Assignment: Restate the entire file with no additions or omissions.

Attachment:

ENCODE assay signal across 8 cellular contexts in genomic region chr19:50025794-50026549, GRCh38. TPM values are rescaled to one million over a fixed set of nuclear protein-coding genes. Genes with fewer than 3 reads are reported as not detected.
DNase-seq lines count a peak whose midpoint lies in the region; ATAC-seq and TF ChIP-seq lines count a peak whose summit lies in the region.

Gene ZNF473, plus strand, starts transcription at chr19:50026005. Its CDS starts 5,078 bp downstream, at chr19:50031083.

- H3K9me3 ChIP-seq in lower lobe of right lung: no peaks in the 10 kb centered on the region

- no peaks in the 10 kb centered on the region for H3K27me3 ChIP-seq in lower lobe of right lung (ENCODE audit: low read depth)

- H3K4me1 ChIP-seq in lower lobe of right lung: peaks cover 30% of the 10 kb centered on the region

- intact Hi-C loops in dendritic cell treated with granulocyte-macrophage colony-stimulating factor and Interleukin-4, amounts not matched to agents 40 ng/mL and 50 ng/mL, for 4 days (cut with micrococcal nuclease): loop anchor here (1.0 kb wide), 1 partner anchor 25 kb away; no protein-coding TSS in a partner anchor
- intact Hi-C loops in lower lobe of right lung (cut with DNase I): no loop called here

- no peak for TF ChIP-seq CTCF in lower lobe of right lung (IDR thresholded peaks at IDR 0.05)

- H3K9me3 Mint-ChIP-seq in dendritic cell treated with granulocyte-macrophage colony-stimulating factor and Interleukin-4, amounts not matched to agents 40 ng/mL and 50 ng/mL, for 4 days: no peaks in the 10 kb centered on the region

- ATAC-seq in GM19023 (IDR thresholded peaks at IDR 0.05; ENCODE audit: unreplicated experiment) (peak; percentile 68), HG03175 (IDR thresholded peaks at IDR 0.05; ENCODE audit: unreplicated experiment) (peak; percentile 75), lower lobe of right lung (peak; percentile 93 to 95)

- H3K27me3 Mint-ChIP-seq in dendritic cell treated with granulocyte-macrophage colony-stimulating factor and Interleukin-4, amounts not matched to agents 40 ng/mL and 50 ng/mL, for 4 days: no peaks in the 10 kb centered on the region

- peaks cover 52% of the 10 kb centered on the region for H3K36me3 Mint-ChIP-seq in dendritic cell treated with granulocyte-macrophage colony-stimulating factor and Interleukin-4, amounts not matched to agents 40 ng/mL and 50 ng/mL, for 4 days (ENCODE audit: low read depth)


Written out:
ENCODE assay signal across 8 cellular contexts in genomic region chr19:50025794-50026549, GRCh38. TPM values are rescaled to one million over a fixed set of nuclear protein-coding genes. Genes with fewer than 3 reads are reported as not detected.
DNase-seq lines count a peak whose midpoint lies in the region; ATAC-seq and TF ChIP-seq lines count a peak whose summit lies in the region.

Gene ZNF473, plus strand, starts transcription at chr19:50026005. Its CDS starts 5,078 bp downstream, at chr19:50031083.

- H3K9me3 ChIP-seq in lower lobe of right lung: no peaks in the 10 kb centered on the region

- no peaks in the 10 kb centered on the region for H3K27me3 ChIP-seq in lower lobe of right lung (ENCODE audit: low read depth)

- H3K4me1 ChIP-seq in lower lobe of right lung: peaks cover 30% of the 10 kb centered on the region

- intact Hi-C loops in dendritic cell treated with granulocyte-macrophage colony-stimulating factor and Interleukin-4, amounts not matched to agents 40 ng/mL and 50 ng/mL, for 4 days (cut with micrococcal nuclease): loop anchor here (1.0 kb wide), 1 partner anchor 25 kb away; no protein-coding TSS in a partner anchor
- intact Hi-C loops in lower lobe of right lung (cut with DNase I): no loop called here

- no peak for TF ChIP-seq CTCF in lower lobe of right lung (IDR thresholded peaks at IDR 0.05)

- H3K9me3 Mint-ChIP-seq in dendritic cell treated with granulocyte-macrophage colony-stimulating factor and Interleukin-4, amounts not matched to agents 40 ng/mL and 50 ng/mL, for 4 days: no peaks in the 10 kb centered on the region

- ATAC-seq in GM19023 (IDR thresholded peaks at IDR 0.05; ENCODE audit: unreplicated experiment) (peak; percentile 68), HG03175 (IDR thresholded peaks at IDR 0.05; ENCODE audit: unreplicated experiment) (peak; percentile 75), lower lobe of right lung (peak; percentile 93 to 95)

- H3K27me3 Mint-ChIP-seq in dendritic cell treated with granulocyte-macrophage colony-stimulating factor and Interleukin-4, amounts not matched to agents 40 ng/mL and 50 ng/mL, for 4 days: no peaks in the 10 kb centered on the region

- peaks cover 52% of the 10 kb centered on the region for H3K36me3 Mint-ChIP-seq in dendritic cell treated with granulocyte-macrophage colony-stimulating factor and Interleukin-4, amounts not matched to agents 40 ng/mL and 50 ng/mL, for 4 days (ENCODE audit: low read depth)